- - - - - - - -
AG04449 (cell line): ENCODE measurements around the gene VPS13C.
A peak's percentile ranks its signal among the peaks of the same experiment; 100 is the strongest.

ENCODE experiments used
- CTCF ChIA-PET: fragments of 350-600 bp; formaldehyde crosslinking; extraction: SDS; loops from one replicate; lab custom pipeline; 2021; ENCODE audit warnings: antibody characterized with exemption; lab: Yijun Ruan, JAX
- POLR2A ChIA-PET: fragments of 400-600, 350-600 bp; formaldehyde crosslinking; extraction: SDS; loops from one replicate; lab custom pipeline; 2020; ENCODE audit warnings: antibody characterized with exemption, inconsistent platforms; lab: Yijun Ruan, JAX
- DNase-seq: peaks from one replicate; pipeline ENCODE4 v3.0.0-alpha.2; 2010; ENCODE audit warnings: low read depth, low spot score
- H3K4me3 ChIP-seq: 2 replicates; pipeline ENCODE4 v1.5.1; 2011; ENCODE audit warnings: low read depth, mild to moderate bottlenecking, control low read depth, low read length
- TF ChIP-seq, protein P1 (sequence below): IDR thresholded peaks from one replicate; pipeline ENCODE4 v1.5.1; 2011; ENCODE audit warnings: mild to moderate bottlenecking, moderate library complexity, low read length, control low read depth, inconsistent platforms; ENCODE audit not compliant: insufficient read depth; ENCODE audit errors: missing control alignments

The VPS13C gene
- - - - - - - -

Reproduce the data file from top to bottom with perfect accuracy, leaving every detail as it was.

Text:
AG04449 (cell line): ENCODE measurements around the gene VPS13C.
A peak's percentile ranks its signal among the peaks of the same experiment; 100 is the strongest.

ENCODE experiments used
- CTCF ChIA-PET: fragments of 350-600 bp; formaldehyde crosslinking; extraction: SDS; loops from one replicate; lab custom pipeline; 2021; ENCODE audit warnings: antibody characterized with exemption; lab: Yijun Ruan, JAX
- POLR2A ChIA-PET: fragments of 400-600, 350-600 bp; formaldehyde crosslinking; extraction: SDS; loops from one replicate; lab custom pipeline; 2020; ENCODE audit warnings: antibody characterized with exemption, inconsistent platforms; lab: Yijun Ruan, JAX
- DNase-seq: peaks from one replicate; pipeline ENCODE4 v3.0.0-alpha.2; 2010; ENCODE audit warnings: low read depth, low spot score
- H3K4me3 ChIP-seq: 2 replicates; pipeline ENCODE4 v1.5.1; 2011; ENCODE audit warnings: low read depth, mild to moderate bottlenecking, control low read depth, low read length
- TF ChIP-seq, protein P1 (sequence below): IDR thresholded peaks from one replicate; pipeline ENCODE4 v1.5.1; 2011; ENCODE audit warnings: mild to moderate bottlenecking, moderate library complexity, low read length, control low read depth, inconsistent platforms; ENCODE audit not compliant: insufficient read depth; ENCODE audit errors: missing control alignments

The VPS13C gene